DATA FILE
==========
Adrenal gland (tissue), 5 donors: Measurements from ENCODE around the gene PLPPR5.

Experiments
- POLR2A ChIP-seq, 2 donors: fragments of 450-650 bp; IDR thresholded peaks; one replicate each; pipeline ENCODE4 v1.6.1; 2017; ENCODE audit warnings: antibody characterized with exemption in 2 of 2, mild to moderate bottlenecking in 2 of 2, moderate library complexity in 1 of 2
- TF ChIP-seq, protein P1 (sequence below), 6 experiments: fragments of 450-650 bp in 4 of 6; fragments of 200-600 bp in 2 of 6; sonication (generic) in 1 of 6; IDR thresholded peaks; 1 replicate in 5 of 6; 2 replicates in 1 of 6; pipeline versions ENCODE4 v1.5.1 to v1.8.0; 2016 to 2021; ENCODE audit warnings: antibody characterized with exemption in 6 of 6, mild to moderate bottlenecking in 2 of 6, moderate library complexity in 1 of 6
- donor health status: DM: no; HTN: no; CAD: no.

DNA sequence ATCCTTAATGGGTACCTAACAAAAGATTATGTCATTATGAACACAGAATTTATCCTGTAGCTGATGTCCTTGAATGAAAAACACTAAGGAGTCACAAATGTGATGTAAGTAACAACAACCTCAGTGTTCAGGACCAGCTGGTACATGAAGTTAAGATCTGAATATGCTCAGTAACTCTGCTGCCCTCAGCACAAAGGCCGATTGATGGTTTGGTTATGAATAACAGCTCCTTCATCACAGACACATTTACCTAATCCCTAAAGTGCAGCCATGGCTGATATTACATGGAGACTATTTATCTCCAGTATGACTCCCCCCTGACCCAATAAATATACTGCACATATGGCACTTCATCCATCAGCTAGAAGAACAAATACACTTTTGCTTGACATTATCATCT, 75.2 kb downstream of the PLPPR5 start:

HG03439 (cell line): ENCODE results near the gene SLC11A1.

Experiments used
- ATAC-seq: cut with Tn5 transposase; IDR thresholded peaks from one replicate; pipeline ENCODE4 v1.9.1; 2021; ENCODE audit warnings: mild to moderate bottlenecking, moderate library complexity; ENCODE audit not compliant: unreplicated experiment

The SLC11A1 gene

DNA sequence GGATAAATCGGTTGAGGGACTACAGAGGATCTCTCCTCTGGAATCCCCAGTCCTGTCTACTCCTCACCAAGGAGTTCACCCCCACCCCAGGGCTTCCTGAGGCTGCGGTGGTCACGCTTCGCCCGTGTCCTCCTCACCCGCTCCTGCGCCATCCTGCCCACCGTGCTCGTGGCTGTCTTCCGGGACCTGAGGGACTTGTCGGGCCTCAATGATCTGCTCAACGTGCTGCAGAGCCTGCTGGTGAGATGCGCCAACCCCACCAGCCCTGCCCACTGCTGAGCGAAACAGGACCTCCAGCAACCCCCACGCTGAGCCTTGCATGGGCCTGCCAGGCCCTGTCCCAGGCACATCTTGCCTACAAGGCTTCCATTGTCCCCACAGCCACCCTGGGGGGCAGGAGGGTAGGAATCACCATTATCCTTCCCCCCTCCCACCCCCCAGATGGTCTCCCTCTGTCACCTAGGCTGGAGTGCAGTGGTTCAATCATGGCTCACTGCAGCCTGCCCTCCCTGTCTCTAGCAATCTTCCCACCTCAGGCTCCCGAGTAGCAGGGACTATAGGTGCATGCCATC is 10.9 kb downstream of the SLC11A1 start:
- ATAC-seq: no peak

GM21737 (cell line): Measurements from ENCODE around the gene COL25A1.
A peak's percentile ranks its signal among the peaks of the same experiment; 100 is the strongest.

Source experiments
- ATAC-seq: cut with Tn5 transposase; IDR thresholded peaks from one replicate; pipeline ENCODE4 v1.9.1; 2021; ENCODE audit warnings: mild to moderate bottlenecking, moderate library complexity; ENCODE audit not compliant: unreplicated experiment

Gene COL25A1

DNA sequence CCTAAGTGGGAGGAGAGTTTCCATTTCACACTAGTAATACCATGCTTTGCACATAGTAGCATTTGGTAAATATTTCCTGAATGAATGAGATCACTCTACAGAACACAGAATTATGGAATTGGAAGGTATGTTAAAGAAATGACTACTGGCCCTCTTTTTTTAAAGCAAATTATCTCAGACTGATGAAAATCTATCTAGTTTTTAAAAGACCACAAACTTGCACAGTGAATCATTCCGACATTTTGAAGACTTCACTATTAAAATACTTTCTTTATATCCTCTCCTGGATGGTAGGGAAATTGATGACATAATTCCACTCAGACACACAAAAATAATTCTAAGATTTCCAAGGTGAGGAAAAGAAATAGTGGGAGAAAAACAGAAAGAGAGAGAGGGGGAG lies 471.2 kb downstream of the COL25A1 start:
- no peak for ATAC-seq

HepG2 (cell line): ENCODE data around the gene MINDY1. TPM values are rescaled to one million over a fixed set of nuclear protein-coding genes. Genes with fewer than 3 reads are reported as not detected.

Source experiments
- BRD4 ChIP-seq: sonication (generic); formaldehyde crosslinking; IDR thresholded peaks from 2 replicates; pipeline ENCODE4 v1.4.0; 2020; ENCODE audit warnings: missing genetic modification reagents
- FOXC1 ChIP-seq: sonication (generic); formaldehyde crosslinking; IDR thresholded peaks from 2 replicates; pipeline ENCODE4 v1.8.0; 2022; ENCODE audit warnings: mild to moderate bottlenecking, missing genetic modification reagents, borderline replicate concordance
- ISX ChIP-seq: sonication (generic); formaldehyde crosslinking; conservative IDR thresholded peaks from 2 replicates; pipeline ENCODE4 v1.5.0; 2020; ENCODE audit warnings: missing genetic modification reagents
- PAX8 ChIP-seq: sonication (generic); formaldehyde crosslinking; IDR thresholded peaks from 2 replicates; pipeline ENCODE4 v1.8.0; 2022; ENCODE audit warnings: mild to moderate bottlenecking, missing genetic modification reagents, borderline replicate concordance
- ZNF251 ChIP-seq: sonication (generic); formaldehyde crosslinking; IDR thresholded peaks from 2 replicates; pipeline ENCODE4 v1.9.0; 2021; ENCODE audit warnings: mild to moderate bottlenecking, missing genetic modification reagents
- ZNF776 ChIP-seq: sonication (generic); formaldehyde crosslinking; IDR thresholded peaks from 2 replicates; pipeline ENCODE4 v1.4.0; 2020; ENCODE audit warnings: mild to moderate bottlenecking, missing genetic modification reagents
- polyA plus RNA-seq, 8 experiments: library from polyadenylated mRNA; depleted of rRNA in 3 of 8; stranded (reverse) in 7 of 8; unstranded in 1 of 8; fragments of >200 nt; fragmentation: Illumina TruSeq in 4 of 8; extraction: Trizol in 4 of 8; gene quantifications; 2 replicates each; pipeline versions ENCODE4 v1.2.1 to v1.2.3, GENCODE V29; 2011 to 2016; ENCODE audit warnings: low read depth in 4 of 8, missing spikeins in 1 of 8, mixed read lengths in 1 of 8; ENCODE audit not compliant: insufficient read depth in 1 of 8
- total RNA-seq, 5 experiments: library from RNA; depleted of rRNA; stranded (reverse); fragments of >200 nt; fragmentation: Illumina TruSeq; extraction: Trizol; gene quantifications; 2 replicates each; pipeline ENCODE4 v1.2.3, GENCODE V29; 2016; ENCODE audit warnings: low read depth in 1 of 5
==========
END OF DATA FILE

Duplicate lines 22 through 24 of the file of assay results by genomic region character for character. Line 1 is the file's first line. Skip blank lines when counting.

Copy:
- BRD4 ChIP-seq: sonication (generic); formaldehyde crosslinking; IDR thresholded peaks from 2 replicates; pipeline ENCODE4 v1.4.0; 2020; ENCODE audit warnings: missing genetic modification reagents
- FOXC1 ChIP-seq: sonication (generic); formaldehyde crosslinking; IDR thresholded peaks from 2 replicates; pipeline ENCODE4 v1.8.0; 2022; ENCODE audit warnings: mild to moderate bottlenecking, missing genetic modification reagents, borderline replicate concordance
- ISX ChIP-seq: sonication (generic); formaldehyde crosslinking; conservative IDR thresholded peaks from 2 replicates; pipeline ENCODE4 v1.5.0; 2020; ENCODE audit warnings: missing genetic modification reagents